Avant-garde movements easily lend themselves to totalitarian appropriation. It’s difficult to admit, but true that progressive art and reactionary politics often go together. Avant-garde art is as complicit in the rise of the fascist revolutionary aesthetic today as it has been historically. We know about the attraction of Ezra Pound and other artists to hyper-aestheticization, but the influence has worked the other way, too: Symbolism, Futurism, Dadaism, Constructivism, and other avant-garde movements deeply inspired totalitarian political leaders. Similar strains of two-way interaction can be identified today. As always, those in the forefront of the most challenging artistic movements find themselves lending ammunition to the constructors of the aggressively nationalist political style.
Aside from the well-known example of Pound, others who have succumbed to totalitarian cultural politics—such as Gottfried Benn, Gabriele D’Annunzio, and Filippo Tommaso Marinetti—weren’t aberrations either. We can speculate about the specific artistic concerns of those who give in to cultic aesthetics. To the extent that the historical avant-garde represents strains of irrationalism, mysticism, sensualism, and activism, it blends in with authoritarian politics’ similar tendencies. Certain strains of aesthetic modernism explicitly glorify violence, as a necessary means of disrupting bourgeois conformity; both historically and in the present, fascism could hardly be expected to find better stylistic support, although of course where the artistic visionaries would want to overturn existing (and outmoded) class relations, fascism seeks to give them new legitimacy.
Of course, there cannot be facile identification between the avant-garde and totalitarian art, but certain historical moments seem to be particularly conducive to the perennial re-emergence of fascist cultural production. Andrew Hewitt follows Peter Burger in differentiating between modernism and the avant-garde, seeing fascist aesthetics as exemplifying the rupture between the two. Hewitt does not suggest, of course, that the avant-garde and fascism are identical. But in noting that postmodernist thinkers like Lyotard engage themselves with both avant-garde hyper-aestheticization and “postfascist pragmatics,” Hewitt points to a similar dangerous rupture in the present moment.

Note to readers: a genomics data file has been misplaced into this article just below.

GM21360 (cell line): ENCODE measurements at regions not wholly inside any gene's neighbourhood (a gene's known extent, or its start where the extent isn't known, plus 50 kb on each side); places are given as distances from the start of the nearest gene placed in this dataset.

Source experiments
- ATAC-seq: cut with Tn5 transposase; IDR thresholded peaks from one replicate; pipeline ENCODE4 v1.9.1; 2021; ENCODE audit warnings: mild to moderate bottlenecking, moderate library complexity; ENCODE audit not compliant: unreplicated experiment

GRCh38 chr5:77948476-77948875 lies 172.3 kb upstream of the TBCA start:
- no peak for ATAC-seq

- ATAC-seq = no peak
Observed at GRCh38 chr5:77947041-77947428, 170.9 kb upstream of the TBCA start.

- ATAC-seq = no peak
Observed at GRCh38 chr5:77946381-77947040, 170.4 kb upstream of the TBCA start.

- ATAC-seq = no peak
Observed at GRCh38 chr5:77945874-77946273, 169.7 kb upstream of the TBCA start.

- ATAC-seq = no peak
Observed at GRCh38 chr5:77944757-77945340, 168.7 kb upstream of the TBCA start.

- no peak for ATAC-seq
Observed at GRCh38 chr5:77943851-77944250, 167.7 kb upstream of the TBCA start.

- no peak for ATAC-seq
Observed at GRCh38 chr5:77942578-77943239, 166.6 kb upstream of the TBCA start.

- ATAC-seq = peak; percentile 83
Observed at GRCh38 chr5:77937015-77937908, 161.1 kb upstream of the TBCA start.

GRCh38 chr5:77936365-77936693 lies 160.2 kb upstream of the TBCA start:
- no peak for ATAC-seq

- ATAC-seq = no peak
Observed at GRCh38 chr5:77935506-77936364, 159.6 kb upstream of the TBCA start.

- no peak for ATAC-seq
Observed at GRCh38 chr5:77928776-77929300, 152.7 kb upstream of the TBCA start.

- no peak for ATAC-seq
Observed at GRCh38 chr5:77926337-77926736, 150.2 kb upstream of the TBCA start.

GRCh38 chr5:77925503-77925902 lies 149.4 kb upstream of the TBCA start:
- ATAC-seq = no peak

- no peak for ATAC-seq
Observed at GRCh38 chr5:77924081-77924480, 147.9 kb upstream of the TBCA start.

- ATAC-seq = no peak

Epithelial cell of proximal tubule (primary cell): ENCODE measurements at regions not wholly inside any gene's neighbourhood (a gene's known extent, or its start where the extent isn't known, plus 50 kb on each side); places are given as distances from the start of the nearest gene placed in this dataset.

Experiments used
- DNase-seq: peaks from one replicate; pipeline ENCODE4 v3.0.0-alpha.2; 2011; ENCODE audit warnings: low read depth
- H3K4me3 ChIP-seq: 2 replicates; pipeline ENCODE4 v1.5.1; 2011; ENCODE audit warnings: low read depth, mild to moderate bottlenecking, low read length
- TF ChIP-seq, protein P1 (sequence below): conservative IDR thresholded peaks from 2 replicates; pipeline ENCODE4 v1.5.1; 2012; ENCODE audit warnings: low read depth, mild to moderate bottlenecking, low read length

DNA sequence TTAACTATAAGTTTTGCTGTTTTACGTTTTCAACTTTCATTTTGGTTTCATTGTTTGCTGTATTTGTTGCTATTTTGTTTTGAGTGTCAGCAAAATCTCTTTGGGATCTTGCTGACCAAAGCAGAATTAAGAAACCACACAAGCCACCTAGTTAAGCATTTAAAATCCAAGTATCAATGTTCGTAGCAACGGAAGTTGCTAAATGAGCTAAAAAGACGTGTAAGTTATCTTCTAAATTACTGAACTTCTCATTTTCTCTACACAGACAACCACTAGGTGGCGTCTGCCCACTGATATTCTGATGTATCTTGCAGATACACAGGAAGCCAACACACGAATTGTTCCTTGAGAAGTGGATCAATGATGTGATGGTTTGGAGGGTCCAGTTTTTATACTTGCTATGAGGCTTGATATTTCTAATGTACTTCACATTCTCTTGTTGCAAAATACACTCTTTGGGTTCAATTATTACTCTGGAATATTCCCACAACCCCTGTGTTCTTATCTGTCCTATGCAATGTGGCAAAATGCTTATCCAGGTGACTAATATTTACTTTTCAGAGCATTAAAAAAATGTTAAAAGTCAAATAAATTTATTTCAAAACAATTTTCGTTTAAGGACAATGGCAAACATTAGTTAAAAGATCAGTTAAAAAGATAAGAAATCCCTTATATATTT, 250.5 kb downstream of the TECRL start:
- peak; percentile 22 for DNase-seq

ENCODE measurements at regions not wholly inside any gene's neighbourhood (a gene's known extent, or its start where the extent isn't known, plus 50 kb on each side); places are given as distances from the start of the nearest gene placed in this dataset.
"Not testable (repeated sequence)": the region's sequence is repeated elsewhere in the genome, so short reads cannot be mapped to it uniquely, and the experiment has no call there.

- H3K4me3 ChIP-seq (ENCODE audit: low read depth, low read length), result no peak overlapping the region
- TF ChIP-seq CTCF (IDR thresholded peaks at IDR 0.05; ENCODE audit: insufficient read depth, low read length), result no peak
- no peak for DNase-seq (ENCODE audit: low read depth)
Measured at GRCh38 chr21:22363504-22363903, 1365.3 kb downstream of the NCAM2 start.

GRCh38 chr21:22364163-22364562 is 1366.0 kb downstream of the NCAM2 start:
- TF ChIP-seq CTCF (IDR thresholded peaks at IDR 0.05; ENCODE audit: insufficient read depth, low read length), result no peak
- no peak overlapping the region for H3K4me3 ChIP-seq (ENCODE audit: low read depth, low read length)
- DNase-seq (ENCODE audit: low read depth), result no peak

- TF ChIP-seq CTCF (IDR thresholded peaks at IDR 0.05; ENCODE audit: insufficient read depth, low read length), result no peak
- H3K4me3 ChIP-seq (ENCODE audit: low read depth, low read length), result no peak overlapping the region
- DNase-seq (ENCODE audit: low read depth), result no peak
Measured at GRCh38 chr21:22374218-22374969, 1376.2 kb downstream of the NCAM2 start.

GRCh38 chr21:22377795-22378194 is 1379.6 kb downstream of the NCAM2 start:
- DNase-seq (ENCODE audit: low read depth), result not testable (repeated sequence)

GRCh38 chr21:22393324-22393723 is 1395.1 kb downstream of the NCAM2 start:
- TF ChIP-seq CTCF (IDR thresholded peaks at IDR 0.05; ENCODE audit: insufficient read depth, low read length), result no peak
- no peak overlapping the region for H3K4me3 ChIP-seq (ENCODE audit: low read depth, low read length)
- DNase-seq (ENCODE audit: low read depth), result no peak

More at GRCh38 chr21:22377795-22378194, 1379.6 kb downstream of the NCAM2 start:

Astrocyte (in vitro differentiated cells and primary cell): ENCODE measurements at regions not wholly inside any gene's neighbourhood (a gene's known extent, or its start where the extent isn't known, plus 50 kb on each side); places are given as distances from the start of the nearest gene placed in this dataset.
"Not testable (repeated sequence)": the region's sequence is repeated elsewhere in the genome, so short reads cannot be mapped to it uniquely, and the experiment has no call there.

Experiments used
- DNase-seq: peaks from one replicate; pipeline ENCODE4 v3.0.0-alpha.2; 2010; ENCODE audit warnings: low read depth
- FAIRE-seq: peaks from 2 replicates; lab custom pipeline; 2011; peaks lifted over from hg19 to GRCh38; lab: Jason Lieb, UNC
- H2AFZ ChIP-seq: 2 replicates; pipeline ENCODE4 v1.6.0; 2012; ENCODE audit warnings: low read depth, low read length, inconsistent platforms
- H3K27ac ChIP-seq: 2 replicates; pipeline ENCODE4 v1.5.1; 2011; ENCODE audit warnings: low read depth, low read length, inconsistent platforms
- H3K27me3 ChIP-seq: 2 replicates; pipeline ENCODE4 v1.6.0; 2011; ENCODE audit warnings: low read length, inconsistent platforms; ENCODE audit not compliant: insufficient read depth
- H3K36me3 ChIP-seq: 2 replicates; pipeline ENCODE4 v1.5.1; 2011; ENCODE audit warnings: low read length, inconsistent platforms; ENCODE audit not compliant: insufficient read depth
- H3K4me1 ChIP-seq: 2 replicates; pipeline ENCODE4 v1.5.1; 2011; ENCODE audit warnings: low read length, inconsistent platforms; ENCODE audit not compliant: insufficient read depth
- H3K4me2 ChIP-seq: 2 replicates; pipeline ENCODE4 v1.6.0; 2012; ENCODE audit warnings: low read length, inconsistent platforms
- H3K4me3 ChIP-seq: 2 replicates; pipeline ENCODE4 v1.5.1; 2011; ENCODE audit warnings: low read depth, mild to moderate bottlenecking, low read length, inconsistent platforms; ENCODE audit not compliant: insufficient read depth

Marinetti, the founder of Futurism, wrote in his 1909 manifesto: “Up to now literature has exalted a pensive immobility, ecstasy, and sleep. We intend to exalt aggressive action, a feverish insomnia, the racer’s stride, the mortal leap, the punch and the slap.” Love of speed and struggle, scorn for feminism and moralism, and glorification of the technologies of industrialism that romantics tended to scoff at—these tendencies marked the Futurists, and after that, to some extent or other, the subsequent avant-gardist movements. The past is a junkyard—its great cultural artifacts included—that the masses only engage with at risk of paralysis and exhaustion. The ransacking of the Baghdad museum is the literalization of the Futurist ethic.